Gibbs, Jeffrey A. “Matthew 1:18-25: The Naming of Jesus.” Matthew 1:1-11:1. St. Louis: Concordia Publishing House, 2006, pp. 96-114.
Gibbs begins with grammatical notes about the passage at hand. Of note here, Matthew 1:19 speaks of the intention of Joseph to divorce Mary quietly. Gibbs observes that “betrothal was a legally binding relationship that was the first step of marriage. However, the marriage was consummated only after the betrothal period was completed” (Gibbs 2006, 97). The betrothal was a serious enough agreement that to break it required a formal divorce or the death of one party.
Speaking of the prophecy of Jesus’ birth, Gibbs finds the statement, “this whole thing happened” in 1:22 as possibly an opening bracket, which is completed in 26:56, as Jesus says “this whole thing happened” to fulfill Scripture (Gibbs 2006, 99). Matthew introduces ten statements with “that the thing spoken might be fulfilled.” Gibbs notes that Matthew reserves this language for Jesus alone (Gibbs 2006, 99).
Gibbs observes that in 1:23 Matthew closely follows the LXX in using the word παρθένος of Mary (Gibbs 2006, 100). The Hebrew word is used fairly rarely in the Old Testament, and is sometimes translated as “young woman,” sometimes as “virgin.” Gibbs concludes that the passage in Isaiah was intended to express a “virgin maiden” and was rightly recognized as such by Matthew (Gibbs 2006, 101).
The question of Matthew 1:25 and the virginity of Mary is significant. Gibbs is clear that Matthew’s main purpose is to make it obvious that Jesus could not be the son of Joseph. However, he asks whether the use of “until” implies that Joseph and Mary began having sexual relations after the birth of Jesus (Gibbs 2006, 103). Gibbs finds no grammatical solution to the question. The most logical and natural conclusion to make is that the celibacy ended after the birth of Jesus (Gibbs 2006, 104).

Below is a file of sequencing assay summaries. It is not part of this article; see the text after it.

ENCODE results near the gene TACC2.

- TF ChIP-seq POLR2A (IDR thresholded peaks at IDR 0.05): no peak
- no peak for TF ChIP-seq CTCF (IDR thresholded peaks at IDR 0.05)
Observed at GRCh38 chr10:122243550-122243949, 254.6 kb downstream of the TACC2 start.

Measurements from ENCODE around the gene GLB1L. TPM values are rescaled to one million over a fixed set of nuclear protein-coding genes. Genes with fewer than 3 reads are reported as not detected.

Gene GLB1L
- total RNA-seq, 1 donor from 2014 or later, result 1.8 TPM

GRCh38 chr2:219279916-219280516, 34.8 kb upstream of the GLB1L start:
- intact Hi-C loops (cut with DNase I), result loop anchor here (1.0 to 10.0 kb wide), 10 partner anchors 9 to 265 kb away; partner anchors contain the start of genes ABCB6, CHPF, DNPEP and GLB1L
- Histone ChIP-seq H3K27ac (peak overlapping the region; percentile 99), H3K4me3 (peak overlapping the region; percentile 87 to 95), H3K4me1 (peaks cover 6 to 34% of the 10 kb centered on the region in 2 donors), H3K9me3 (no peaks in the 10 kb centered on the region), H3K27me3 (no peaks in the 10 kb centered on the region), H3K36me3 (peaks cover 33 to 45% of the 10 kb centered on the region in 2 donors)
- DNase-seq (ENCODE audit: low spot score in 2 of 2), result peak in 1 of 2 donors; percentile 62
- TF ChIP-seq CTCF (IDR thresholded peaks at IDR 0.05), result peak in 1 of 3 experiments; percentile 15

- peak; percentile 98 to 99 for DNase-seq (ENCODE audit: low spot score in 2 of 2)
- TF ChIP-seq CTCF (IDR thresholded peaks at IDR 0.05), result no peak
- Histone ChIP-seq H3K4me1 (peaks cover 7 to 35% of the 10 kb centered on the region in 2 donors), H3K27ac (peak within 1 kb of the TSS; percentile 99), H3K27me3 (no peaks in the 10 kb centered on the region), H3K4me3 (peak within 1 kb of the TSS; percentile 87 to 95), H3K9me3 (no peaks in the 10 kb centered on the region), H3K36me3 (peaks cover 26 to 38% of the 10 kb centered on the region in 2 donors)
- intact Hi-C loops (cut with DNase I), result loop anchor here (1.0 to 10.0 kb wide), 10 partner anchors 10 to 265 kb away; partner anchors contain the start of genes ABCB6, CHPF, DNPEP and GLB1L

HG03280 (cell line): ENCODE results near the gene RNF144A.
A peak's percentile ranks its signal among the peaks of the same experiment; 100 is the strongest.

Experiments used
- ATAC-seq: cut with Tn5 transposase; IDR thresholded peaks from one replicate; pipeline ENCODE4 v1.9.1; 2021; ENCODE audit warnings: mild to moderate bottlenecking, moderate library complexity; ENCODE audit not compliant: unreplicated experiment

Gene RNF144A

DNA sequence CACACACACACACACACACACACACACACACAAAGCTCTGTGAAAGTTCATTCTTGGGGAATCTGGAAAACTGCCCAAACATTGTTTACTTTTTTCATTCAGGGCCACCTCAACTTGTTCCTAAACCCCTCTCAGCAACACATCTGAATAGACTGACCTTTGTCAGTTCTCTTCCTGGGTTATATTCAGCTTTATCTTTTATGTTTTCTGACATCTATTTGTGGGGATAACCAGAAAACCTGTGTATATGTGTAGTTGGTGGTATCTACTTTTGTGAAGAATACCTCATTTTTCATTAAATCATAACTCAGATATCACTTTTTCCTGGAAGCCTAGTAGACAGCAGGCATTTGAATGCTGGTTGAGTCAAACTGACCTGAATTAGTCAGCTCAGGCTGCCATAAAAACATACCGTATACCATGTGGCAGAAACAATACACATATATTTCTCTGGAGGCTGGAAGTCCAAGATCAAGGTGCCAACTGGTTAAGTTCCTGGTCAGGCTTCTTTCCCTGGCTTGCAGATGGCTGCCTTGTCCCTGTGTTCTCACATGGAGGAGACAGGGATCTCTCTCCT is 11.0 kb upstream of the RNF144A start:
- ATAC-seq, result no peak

From a theological perspective, Gibbs sees the passage divided into three portions with distinct messages. First, verses 18b-19 speak to “human misunderstanding of the origin of Jesus” (Gibbs 2006, 104). The natural assumption about Jesus’ origin would be that he had a human father. Without other information, we would all assume the same. Gibbs emphasizes that Joseph’s initial reaction was perfectly normal and that his intention of a quiet divorce was well meaning. He was corrected by divine revelation, which we need as well, when confronted with what is naturally impossible (Gibbs 2006, 105).
Next, in verses 20-23, Matthew gives insight into God’s purpose. He provides both testimony of an angel and of the Old Testament prophecy. The angel’s address to Joseph as the “son of David” emphasizes that Jesus will be legally taken into the line of David (Gibbs 2006, 106). Further, Jesus has a divine origin and a divine purpose, the one whose very name points to God as the savior (Gibbs 2006, 107). Gibbs observes that the message of Jesus’ work to rescue from sin is central to Matthew’s Gospel. Here, the emphasis is on Jesus as the Son of God, a substitute for Israel, which is normally seen as God’s son (Gibbs 2006, 108).
Matthew’s quotation of Isaiah 7:14 is taken by some as reference to an event in the 8th century B.C. but not related to the time of Matthew. Others see the passage as a promise clearly fulfilled in Jesus (Gibbs 2006, 108). Gibbs takes Isaiah seven to address God’s promise that Judah would not fall. The complexity of the prophecy in Isaiah, coupled with the fact that the prophecy of Isaiah 7 does not seem to be completed in Isaiah 8, despite birth of a child, suggests to Gibbs that the child of Isaiah 8 is not the extent of the fulfillment (Gibbs 2006, 111). Gibbs sees that the child of the prophecy, who appears several times in Isaiah, is not an 8th century figure but matches Jesus as portrayed in the Gospels. Matthew’s repeated claims that Jesus is the fulfillment of Old Testament passages, particularly from Isaiah, further illustrates Matthew’s view that Jesus is the true promised Messiah (Gibbs 2006, 113).
Finally in Matthew 1:24-25 Joseph trusts God’s word and responds in a righteous way (Gibbs 2006, 114). Gibbs sees him as the contrast to King Ahaz. He recognizes the child for who he is, a savior, and applies the revealed name, “Jesus,” to him.